The streets of Manhattan are an anthill of frantic life. On Madison Avenue the shoppers push by one another, a clutch of bags with luxury logos fanning in their hands. The tourists peering down into the rink at Rockefeller Center and up at the lights of the monumental tree line up four and five deep, with occasionally a native, on the way to an appointment, dipping into the throng and then New-York-walking away, head down, shoulders forward, feet sure.
And all over town the deliverymen come and go from offices and apartment buildings, carrying cases of wine, trays of hors d'oeuvres, arrangements of flowers, amaryllis and poinsettias and sprays of evergreens, all the holiday accouterments that in mid-January will seem so beside the point, an esthetic hangover.
Amid all this Father Robert J. O'Donnell sits in the parish offices of the Church of St. Paul the Apostle, a mile north of Times Square, slightly southwest of Lincoln Center. A person searching for unctuous sermonettes about new beginnings, salvation, the birth of a savior and the dawn of a new year should go elsewhere. Father Bob is a native of this town, and he is, in the fashion of its people, savvy and skeptical.
For a brief moment this year he was a New York cause celebre, the sympathetic priest in a season of clerical opprobrium. The reason is there for every parishioner and visitor to see at midnight mass, which has now been moved, to the ire of a few, to 10 p.m. to give the church's uncommonly gifted choir a bit of a break. Father has a ropy scar running from the lobe of one ear to the edge of his chin. A young man sliced his face with a box cutter on the steps of the rectory one night this fall. The priest had about $100 in his wallet. It took 50 stitches to close the wound. Father thinks the story was vastly overplayed.
Happy holidays--the new rubric designed to insulate this time of year from either religious significance or great historical moment. The static in the collective psyche that threatens to drown out the small voices of cosmic questioning or contentment is so loud in these weeks that it's a miracle everyone doesn't go deaf. There is no real quiet between the eggnog and the champagne, the gifts and the noisemakers, not a moment to consider, not what the holidays are meant to signify, but of what life itself is supposed to consist. Hint: it ain't a faster DSL connection. All the miseries of Scrooge's unreconstructed life in Dickens's "A Christmas Carol," that best known of Christmas books, lead up to this great misery: that he sees himself dying alone and unmourned.
This is the time of year when solitude is feared most, when the human community labors, in all kinds of ways, to bring stragglers under its great wing. But it has also become the feast of buzz, in which human contact bears more than a passing resemblance to a game show: Kiss! Kiss! Come in! You shouldn't have! Cheers! Christmas trees are available online; now there's a warm and homey tradition to draw the whole family together as everyone watches the yule log on DVD. Much of what passes for observing the holiday is as utilitarian as that, a specific and refined form of busywork: required parties, duty gifts, corporate Christmas cards. More that somehow adds up to less.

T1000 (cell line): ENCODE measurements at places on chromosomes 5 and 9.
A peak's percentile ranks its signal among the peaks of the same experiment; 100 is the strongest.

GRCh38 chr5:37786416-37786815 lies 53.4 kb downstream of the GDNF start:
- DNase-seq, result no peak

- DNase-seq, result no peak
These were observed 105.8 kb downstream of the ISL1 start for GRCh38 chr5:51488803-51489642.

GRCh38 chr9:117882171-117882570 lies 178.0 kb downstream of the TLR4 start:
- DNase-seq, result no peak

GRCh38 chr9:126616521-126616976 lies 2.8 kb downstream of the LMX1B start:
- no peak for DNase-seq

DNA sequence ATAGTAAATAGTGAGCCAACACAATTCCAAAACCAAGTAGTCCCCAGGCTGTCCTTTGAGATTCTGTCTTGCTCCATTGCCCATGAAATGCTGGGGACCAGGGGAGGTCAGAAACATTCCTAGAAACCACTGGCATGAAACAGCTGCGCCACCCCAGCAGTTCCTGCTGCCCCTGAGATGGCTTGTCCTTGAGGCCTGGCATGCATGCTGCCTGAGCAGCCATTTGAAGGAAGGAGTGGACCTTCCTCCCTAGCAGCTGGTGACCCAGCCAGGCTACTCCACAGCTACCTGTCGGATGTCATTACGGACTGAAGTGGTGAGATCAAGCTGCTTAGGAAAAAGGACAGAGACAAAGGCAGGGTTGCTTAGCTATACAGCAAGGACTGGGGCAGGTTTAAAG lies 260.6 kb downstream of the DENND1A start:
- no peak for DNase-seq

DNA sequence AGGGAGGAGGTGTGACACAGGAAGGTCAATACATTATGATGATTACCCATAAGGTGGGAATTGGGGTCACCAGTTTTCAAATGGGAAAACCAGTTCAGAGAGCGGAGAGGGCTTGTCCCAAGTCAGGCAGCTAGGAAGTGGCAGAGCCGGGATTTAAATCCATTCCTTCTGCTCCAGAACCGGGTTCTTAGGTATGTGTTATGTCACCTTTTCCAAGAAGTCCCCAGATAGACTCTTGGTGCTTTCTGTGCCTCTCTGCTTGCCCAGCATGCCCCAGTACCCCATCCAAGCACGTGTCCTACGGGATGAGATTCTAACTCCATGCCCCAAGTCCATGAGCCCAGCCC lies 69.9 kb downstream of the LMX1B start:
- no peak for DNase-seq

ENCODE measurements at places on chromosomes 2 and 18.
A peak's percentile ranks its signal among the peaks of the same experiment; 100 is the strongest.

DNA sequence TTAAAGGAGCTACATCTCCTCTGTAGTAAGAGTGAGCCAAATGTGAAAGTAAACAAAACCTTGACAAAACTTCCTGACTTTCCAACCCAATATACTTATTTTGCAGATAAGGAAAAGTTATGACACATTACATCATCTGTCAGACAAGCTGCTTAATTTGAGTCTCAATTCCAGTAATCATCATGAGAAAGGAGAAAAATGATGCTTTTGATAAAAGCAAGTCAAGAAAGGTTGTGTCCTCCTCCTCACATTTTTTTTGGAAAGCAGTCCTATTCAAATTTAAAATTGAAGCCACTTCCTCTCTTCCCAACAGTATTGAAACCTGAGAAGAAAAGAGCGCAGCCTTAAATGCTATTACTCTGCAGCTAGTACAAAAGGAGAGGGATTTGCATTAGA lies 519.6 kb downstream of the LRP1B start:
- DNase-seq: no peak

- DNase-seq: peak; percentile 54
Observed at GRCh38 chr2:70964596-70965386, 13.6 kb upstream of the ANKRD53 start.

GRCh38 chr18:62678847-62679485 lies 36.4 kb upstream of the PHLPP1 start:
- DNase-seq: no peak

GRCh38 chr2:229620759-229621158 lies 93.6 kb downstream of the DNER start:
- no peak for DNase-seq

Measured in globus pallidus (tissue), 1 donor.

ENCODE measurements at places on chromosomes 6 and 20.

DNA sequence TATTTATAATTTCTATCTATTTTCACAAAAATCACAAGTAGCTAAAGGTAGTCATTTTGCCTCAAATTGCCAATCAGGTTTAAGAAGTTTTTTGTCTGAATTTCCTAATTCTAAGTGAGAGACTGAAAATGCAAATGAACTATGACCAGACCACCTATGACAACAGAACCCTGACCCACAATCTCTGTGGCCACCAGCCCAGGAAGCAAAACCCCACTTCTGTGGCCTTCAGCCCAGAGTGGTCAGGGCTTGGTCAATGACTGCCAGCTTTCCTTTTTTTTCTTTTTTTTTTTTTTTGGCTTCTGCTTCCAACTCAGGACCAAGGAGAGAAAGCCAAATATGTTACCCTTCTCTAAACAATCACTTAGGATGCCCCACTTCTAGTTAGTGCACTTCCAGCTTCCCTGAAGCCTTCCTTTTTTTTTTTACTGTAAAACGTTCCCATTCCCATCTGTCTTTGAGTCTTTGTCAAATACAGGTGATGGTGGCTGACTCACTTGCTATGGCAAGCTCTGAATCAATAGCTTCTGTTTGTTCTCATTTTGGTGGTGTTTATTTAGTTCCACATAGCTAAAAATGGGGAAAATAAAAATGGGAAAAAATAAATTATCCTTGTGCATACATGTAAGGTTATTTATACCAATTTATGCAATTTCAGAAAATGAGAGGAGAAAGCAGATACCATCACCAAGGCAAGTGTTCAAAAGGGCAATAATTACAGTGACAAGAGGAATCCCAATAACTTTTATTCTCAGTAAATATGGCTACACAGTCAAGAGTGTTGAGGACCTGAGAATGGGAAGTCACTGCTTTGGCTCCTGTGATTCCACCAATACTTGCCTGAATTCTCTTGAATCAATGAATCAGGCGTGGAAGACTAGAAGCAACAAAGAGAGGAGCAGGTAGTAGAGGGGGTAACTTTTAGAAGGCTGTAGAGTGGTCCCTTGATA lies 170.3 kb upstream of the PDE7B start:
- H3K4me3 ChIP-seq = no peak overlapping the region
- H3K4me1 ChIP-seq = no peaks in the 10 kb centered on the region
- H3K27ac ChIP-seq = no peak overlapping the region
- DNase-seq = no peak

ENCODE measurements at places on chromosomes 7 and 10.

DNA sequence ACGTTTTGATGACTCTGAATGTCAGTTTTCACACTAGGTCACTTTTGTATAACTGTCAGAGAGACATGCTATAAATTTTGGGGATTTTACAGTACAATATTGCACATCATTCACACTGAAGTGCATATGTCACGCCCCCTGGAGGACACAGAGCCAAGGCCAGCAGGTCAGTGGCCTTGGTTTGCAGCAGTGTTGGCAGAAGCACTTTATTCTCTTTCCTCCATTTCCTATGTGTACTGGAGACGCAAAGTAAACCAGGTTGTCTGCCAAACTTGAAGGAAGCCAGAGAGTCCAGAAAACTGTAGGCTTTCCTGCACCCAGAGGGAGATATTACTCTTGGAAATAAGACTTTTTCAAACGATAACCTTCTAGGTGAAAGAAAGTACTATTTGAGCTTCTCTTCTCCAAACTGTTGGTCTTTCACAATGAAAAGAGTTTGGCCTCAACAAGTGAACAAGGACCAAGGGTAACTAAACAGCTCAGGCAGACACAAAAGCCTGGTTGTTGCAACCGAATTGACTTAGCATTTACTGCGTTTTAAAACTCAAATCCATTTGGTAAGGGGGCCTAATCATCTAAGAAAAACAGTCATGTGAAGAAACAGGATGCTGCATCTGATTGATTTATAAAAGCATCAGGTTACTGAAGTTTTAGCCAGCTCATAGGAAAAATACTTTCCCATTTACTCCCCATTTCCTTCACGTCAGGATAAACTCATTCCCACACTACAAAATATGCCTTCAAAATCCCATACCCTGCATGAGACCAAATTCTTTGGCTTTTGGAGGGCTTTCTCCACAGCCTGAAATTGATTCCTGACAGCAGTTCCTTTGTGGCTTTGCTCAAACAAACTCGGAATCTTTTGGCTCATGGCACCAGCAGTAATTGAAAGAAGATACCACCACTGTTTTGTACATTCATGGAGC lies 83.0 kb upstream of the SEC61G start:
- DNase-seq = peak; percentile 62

"Maybe in a strange way I got a gift this year," said Father Bob. "I didn't send cards. I didn't do gifts. Maybe that's tied to the attack. I never thought it was life-threatening, but maybe it allowed me to let some things go. Not a single person called and said, 'Where's my card?' Maybe we have to give ourselves a break. All those shoulds--what's the point? It's nice to be alive. Give thanks to God for that." Or, as Scrooge vowed fervently at the moment of his redemption, "I will live in the Past, the Present, and the Future!"
Below a delivery truck blows its horn so hard it feels as if the windows will shatter. Father needs to leave to say the noon mass at St. Paul's, a beautiful byzantine place with gilt stars painted on the vaulted ceiling, more cathedral than church. The pastor's daily life consists of bills and bureaucracies, juggling oversight of the homeless shelter and the ministry for gay Roman Catholics with the $80,000 annual utility bill and the complaints by the more conservative parishioners that some worshipers don't kneel during the eucharistic prayer. The robbery and slashing, which he believes was the act of a young man making his bones in a street gang, is among the least of his worries. Even he is concerned that the white noise of minutiae drowns out the conversations between the soul and itself, and between one soul and another.
In an afterword to his play "Angels in America," Tony Kushner once wrote, "Marx was right: The smallest divisible human unit is two people, not one; one is a fiction. From such nets of soul societies, the social world, human life springs."
Or, as Father Bob says, turning his face to the window onto the busy street so that his scar shows plainly, "The best consecration is the one at the end of the mass, when we say 'Go now.' The church gathers to be sent out. Life when we're sent forth to be with one another is what matters most."